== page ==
Sure, a lot of it is just an exotic reskinning. The same game concepts, with new names and new artwork (so much lovely new artwork!). But for me, the mythology of the African, Arabic, and Persian deserts is always a welcome change of scenery. The Tomb Kings in Total War: Warhammer 2, the rich history and whimsical fantasy in Assassin’s Creed: Origin, the lush Path of Fire add-on for Guild Wars 2, Clarus Victoria’s hieroglyphic Egypt: Old Kingdom strategy game, the pyramid-delving tongue-in-cheek rogue-like Immortal Redneck, city builders with character like Pharaoh and Children of the Nile. Adventures in fantastical deserts have been exciting for me since at least the early 90s, when Dungeons & Dragons got its Dark Sun campaign. Actually, earlier than that. What is Dune if not adventures in fantastical deserts? Bring on the Denis Villeneuve movies! Bring on the exotic reskinnings!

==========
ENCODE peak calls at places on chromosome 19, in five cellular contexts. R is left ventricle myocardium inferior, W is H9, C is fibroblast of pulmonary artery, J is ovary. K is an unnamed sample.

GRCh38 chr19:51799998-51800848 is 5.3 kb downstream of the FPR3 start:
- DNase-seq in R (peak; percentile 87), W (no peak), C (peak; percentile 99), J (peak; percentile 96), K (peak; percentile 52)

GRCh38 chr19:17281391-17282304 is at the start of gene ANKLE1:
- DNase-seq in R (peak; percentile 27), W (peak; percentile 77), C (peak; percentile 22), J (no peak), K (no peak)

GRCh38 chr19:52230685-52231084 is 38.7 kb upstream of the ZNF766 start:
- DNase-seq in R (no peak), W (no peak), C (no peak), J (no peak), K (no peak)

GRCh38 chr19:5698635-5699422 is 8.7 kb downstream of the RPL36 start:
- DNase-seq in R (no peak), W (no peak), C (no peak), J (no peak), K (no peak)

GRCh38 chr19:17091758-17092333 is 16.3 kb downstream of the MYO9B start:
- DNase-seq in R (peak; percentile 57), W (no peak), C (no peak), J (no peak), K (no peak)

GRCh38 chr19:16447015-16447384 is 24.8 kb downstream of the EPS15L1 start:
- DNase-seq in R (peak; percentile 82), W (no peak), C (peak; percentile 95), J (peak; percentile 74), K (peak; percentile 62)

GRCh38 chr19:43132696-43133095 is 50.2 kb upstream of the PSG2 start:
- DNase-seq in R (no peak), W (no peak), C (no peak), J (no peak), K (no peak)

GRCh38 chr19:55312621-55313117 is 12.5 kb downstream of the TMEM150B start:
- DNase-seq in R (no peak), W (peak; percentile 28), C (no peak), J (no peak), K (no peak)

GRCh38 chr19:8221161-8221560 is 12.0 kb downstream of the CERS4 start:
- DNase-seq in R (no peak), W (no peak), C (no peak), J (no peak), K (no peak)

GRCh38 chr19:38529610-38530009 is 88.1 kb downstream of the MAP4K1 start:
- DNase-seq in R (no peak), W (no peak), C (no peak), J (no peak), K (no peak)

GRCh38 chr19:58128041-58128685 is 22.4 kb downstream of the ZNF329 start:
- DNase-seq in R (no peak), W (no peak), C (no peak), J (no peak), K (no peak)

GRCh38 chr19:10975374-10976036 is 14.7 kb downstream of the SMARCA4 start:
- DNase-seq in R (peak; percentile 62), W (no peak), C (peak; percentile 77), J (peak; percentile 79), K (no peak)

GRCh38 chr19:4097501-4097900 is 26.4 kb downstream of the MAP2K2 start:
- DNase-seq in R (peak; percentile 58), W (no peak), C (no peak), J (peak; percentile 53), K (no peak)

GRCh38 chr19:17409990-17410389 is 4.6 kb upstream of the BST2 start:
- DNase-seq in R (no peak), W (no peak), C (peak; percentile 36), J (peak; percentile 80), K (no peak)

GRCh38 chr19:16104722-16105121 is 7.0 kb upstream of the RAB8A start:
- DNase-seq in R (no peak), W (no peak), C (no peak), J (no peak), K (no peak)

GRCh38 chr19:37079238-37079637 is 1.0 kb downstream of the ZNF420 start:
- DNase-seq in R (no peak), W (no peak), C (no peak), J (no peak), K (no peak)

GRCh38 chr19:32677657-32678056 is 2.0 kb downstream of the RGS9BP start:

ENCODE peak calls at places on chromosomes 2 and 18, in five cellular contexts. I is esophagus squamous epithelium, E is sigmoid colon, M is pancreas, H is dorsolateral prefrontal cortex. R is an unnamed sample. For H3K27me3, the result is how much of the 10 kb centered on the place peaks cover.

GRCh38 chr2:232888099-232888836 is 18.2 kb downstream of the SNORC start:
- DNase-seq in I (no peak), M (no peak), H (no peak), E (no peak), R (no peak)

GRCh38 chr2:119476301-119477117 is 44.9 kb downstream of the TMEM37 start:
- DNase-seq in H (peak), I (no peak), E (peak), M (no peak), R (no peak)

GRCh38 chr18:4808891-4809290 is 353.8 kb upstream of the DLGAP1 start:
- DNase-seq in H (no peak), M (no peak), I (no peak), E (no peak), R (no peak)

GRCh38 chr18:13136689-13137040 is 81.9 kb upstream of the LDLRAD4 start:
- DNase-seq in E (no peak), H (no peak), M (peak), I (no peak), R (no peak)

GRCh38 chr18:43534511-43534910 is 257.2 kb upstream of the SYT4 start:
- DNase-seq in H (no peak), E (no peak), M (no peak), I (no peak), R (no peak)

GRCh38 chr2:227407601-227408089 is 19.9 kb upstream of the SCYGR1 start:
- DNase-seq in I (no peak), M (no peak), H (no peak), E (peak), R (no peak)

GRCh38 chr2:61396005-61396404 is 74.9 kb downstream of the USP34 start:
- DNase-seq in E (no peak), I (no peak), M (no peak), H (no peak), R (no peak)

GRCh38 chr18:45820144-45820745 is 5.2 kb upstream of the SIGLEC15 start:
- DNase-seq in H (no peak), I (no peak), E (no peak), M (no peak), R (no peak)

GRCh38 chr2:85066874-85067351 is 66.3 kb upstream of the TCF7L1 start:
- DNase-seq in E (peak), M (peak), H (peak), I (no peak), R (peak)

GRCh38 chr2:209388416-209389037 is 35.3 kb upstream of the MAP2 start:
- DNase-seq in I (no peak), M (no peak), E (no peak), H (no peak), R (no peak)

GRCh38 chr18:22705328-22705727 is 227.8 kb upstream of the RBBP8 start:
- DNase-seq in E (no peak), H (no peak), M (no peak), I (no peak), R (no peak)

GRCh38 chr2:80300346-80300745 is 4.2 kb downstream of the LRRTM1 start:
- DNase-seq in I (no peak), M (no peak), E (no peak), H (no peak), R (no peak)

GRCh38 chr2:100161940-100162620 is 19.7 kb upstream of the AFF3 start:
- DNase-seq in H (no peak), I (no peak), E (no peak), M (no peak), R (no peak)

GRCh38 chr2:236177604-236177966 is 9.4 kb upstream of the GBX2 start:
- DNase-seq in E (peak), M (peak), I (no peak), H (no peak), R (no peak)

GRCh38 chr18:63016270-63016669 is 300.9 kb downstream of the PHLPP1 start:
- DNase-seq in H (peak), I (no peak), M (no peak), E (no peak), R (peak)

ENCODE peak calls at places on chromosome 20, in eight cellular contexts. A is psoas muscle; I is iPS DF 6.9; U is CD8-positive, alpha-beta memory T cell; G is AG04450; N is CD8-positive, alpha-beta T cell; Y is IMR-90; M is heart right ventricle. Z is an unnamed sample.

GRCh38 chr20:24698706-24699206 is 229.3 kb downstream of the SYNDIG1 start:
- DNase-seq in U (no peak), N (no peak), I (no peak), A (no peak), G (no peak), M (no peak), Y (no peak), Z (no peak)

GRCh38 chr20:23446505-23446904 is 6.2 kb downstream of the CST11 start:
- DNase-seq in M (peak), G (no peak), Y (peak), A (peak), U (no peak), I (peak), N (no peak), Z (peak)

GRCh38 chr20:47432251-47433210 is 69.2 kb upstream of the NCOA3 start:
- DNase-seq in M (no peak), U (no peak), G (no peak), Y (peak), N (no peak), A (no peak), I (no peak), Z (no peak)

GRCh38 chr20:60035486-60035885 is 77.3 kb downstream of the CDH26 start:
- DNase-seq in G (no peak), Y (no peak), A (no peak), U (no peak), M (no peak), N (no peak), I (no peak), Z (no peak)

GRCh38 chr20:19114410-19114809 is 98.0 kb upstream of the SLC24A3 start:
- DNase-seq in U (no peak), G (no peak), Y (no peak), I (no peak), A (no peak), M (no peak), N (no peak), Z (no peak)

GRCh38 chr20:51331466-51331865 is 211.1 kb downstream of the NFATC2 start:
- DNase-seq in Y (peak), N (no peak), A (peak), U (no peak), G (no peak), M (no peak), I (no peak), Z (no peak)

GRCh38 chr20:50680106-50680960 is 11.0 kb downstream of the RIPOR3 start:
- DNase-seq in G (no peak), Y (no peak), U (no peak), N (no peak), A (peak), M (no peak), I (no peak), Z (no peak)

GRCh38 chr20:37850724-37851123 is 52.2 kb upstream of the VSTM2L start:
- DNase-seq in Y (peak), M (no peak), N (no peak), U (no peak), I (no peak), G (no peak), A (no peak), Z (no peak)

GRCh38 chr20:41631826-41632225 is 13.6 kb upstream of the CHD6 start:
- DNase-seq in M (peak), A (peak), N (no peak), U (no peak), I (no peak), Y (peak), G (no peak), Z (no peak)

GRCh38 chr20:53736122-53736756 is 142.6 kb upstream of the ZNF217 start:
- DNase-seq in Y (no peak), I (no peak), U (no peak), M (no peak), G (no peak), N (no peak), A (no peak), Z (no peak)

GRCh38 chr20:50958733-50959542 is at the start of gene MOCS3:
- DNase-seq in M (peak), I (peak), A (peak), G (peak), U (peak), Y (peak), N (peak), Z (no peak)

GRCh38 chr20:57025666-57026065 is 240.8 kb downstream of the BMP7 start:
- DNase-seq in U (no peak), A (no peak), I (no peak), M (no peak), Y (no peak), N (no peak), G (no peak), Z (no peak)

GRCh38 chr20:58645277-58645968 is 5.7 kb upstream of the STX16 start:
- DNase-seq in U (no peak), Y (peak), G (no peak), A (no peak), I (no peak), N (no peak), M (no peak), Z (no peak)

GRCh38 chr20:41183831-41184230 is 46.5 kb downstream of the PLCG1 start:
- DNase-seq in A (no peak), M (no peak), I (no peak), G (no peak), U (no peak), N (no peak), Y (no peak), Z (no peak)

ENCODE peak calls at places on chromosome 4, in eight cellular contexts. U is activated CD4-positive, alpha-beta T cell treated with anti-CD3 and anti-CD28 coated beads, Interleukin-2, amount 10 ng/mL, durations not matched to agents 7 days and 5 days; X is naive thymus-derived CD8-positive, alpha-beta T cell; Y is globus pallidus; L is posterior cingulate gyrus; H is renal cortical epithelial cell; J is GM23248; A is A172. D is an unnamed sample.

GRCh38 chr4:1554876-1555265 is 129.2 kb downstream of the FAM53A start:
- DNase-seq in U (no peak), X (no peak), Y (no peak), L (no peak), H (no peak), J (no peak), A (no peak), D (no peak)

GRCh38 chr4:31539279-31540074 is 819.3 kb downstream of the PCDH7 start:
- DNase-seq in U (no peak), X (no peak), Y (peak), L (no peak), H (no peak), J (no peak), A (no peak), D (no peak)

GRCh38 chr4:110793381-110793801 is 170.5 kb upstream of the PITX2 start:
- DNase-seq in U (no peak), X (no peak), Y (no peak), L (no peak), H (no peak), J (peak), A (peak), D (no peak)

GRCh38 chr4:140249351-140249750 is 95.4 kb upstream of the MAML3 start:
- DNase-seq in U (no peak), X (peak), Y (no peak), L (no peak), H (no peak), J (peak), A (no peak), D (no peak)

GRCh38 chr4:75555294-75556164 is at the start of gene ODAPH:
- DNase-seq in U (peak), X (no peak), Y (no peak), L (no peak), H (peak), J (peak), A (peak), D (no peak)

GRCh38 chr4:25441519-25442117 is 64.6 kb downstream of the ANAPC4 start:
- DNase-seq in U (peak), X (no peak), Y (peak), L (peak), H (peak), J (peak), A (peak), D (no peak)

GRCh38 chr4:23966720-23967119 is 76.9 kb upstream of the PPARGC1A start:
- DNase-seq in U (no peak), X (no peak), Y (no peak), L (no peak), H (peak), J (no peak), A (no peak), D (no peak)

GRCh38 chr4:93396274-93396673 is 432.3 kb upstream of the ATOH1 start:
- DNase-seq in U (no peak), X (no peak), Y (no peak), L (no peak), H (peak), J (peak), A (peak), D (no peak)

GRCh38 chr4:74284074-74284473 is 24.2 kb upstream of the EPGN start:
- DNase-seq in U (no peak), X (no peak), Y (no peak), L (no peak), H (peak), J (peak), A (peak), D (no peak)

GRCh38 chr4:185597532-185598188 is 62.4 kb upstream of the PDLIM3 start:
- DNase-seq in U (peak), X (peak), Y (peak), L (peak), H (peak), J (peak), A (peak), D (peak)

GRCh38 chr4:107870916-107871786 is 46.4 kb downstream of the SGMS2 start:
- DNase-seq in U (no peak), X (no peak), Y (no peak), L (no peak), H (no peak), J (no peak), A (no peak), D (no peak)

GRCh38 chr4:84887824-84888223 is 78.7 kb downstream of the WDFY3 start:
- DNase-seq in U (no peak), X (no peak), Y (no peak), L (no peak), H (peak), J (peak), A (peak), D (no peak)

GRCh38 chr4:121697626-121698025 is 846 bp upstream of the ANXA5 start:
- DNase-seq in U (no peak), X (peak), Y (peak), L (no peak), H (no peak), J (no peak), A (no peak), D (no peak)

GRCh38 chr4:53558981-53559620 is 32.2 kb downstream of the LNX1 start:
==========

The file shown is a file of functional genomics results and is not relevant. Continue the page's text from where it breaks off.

Of course, there’s new gameplay as well. If Mummy’s Mask is your entry into the Pathfinder games, it won’t register as new. But if you’re a Pathfinder aficionado, or even just a dilettante like me, the biggest change you’ll notice is triggers. An important part of Pathfinder’s gameplay is examining cards in location decks without actually drawing and resolving them. By peeking before you draw, you get to set up which character deals with the card. You want your rogues to disable traps, your warriors to fight monsters, your cleric to deal with the undead, and so on. When you’re drawing cards blindly, you can’t guarantee threats will line up with their solutions. But when you examine a card first, you can bring to bear the specificity of different cards and characters. That bonus against fire monsters might seem awfully limited when you can never be sure if you’re going to draw a fire monster. But it’s great when you get to peek at a fire monster before you draw it. Now you can bring over the guy with the bonus against fire monsters.